His legs, longer than the Eiten Liedan’s, kept him close enough for sight, but not too close. He carefully turned his eyes from the huntsman’s cabin, where all the lights burned; he didn’t want to ruin his night vision. A fortunate decision, for Rhuez rounded the front of the Palace—Raven had to hustle after—and made straight for the oak lane that led away into the Valley. Rhuez squeezed into the lane and was lost.

Snippet Sunday #16

A little of (yet another) short this week. I’m calling this one “Crossbow Wedding,” and it’s about Dingus’s parents.

~*~

The first one Daddy hadn’t chased off, and he was lying to her. Lying! Sweet Rose had no patience for liars, and never mind Daddy had taught her that, Mama too: not to get mixed up with no low-down liar. “You can be sure they’re more trouble than they’re worth,” Daddy would say, and go off on a story about Silent Owl, dead now, who Rhiada remembered as an okay guy basically, even if she didn’t understand all what went on between him and Daddy.

Mama usually rolled her eyes and patted Daddy’s shoulder, and later in the kitchen she’d tell Sweet Rose what she thought: “Baby, half what he says is a lie and don’t let him tell you different.”

“Which half?” Sweet Rose would say back, like always, but she never really got an answer, and it had got to be a joke between them.

Now here was this big boy—in a man’s body, but a boy—lying to her and yelling “Wait, wait!” and Sweet Rose had had enough. She couldn’t get away from him, though, not with his legs so long and hers so short.

“Wait,” he said again, walking easy beside her. He didn’t try touching her. Just as well for him. Mama and Daddy had taught her a trick or two. She didn’t use them, didn’t have to, but she knew how to make him regret it. “Look, I know how you feel. My dad is Marcus Xavier.”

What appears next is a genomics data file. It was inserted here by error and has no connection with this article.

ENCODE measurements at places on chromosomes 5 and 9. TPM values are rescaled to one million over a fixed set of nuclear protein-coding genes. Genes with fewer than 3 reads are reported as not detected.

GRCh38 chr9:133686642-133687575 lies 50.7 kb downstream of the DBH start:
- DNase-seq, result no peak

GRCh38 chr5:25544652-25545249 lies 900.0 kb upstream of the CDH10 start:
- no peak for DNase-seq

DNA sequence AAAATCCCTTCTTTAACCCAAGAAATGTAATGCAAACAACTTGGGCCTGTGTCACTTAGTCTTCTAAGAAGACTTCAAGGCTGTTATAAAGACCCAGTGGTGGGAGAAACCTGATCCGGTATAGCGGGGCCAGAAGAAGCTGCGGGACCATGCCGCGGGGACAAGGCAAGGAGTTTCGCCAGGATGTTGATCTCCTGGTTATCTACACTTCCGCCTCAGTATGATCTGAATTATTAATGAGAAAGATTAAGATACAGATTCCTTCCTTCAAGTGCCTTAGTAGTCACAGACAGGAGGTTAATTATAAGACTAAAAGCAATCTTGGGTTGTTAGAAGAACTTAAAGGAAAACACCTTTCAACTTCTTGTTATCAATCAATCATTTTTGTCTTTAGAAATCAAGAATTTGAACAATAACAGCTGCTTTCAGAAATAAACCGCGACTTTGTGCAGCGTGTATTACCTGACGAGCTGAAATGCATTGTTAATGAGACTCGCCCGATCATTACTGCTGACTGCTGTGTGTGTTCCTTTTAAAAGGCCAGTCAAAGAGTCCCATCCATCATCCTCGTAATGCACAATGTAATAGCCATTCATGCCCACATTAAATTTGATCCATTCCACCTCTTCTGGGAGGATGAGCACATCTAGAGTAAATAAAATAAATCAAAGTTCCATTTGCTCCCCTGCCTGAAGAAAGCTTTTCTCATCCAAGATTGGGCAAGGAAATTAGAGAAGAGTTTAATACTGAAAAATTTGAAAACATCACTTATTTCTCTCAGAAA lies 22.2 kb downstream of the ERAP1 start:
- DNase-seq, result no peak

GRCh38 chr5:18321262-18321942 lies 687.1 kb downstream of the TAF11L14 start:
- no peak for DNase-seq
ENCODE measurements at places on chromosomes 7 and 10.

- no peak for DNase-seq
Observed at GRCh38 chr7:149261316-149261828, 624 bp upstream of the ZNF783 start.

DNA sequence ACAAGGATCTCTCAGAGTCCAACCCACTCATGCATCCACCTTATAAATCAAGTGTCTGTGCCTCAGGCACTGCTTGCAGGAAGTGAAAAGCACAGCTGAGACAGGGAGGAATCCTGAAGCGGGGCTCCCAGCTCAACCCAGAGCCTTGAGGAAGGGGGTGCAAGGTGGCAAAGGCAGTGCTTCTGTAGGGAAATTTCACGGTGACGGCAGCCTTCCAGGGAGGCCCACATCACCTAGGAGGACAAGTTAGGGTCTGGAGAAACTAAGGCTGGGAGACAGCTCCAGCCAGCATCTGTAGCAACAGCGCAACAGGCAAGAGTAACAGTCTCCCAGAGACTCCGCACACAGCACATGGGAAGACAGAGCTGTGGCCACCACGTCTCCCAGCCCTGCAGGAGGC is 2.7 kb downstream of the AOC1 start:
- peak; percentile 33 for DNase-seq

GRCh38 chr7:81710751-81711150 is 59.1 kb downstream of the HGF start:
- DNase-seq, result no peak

She stopped, blinking. “You mean that Marcus Xavier? Like those Xaviers?”

“Yes.”

“That don’t change it. You lied,” she said, shook her head, and walked on.

“I’m sorry. I won’t do it again, okay?”

“How am I supposed to believe one word you say?”

“You can’t, I don’t guess. All you can do is give me a chance.” He whipped in front of her then, and did she ever think about wrecking his hopeful smile! But she didn’t. It was a nice enough smile she didn’t want to wreck it, liar or no. He had a big old beard no tulon could ever grow, and it split around his white teeth that shone in the starlight.

Snippet Sunday #14

For Snippet Sunday this week, a little piece of an untitled work in progress (yes, I know, I have a million). This one’s about Kirsten Kalt, and it ought to go in a Tales from the Knights collection, if I can get my act together.

~*~

The familiar kid-again smell of the barn enveloped Kirsten as soon as she stepped inside. It was much warmer in here; the bodies of the reindeer made it a pleasant place to be in winter, even if it cooled off quick after they left. She yanked her mittens off with her teeth and put back her hood, never mind the flyaway hair it gave her.

It was quiet here, at least for now, and she stuffed her mittens into her pockets and blew out a sigh. She’d forgotten the bad parts of home in the middle of the missing it, just like always.

The house was even more crowded than she’d remembered, which only made sense. All the brothers and their wives and children, plus a couple of the sisters and their husbands and children, in to visit blasphemous little Kirsten… yeah, it made sense. Besides all them, there was Mama, with a woolen blanket around her shoulders, taking up three times the space an old lady ought to.

She finger-combed her hair, which never helped matters really, just made it crackle and zap, and leaned back against the door. There was somebody in here—she could tell because a lantern burned on a stall divider’s hook, and not even the tiniest Kalt would’ve left it. Ivar’s kids especially. Shit, she couldn’t even count how many he was up to. There were little ones and middle ones and older ones, even a baby. His wife must be exhausted. Kirsten could only be glad her skills hadn’t been called upon to deliver another screaming red thing.

Yet.

She sucked in another draught of the ordinary-life scent: sweet hay and dry oats, straw and shit, reindeer milk fermenting, richly sour, in the shed attached to the barn. Whoever was in with her, she couldn’t see, but now that she relaxed, she heard the rhythmic shuff-shuff of a currycomb. One of the hundredth generation (most likely) of barn cats chased a mouse, scuttling and scuffling.